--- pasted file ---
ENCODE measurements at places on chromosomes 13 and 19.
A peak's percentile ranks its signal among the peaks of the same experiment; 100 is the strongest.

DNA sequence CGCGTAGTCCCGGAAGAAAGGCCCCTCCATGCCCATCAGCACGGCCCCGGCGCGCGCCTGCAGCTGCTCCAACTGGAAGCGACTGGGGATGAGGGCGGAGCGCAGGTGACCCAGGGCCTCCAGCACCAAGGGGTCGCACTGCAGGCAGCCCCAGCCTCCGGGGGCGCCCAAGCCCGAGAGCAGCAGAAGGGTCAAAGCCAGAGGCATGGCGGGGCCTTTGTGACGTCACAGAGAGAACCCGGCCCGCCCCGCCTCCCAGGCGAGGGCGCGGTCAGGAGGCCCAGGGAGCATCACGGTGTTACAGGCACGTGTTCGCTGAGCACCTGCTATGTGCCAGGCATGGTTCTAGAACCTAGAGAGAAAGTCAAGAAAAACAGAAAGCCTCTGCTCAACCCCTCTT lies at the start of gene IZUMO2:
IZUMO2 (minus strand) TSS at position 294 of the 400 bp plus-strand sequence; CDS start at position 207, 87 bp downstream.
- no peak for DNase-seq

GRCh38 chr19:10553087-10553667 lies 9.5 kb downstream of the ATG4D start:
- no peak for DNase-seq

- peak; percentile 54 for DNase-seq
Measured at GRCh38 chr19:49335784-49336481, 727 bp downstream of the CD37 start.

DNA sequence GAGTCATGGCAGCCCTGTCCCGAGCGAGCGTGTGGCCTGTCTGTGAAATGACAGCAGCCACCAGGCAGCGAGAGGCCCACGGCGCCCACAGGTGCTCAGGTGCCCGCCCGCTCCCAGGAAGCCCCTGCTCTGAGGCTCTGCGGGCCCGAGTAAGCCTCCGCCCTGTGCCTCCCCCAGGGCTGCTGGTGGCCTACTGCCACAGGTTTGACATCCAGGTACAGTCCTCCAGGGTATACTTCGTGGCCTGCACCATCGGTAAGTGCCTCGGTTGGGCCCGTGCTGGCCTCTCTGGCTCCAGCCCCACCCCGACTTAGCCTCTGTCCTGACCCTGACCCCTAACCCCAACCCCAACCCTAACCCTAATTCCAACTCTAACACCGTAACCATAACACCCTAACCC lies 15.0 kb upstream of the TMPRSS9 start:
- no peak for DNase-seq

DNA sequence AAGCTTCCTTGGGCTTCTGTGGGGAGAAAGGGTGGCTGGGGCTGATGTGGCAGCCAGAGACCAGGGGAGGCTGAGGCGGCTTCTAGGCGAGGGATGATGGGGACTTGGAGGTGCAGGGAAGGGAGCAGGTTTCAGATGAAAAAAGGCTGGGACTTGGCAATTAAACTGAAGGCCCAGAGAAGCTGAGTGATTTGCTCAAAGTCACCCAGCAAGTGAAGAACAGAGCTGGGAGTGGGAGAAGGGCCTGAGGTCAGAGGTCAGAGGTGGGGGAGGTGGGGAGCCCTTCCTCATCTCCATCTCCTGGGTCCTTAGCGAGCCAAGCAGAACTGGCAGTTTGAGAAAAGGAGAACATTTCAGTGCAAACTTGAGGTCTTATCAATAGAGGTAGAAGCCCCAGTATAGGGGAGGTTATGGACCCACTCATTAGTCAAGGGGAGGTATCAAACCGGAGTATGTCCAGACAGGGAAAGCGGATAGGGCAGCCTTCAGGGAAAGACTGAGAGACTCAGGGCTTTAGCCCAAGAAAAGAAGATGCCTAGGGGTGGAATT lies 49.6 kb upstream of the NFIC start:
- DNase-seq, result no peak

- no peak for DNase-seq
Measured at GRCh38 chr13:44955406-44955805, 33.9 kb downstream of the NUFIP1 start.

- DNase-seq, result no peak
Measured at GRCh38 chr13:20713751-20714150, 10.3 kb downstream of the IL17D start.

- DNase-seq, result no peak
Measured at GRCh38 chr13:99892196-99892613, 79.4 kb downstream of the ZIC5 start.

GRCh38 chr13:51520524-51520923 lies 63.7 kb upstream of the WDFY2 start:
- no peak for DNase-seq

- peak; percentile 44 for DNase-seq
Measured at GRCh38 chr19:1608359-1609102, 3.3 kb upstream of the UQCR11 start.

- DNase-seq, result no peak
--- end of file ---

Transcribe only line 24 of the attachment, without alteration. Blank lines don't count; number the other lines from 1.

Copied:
- DNase-seq, result no peak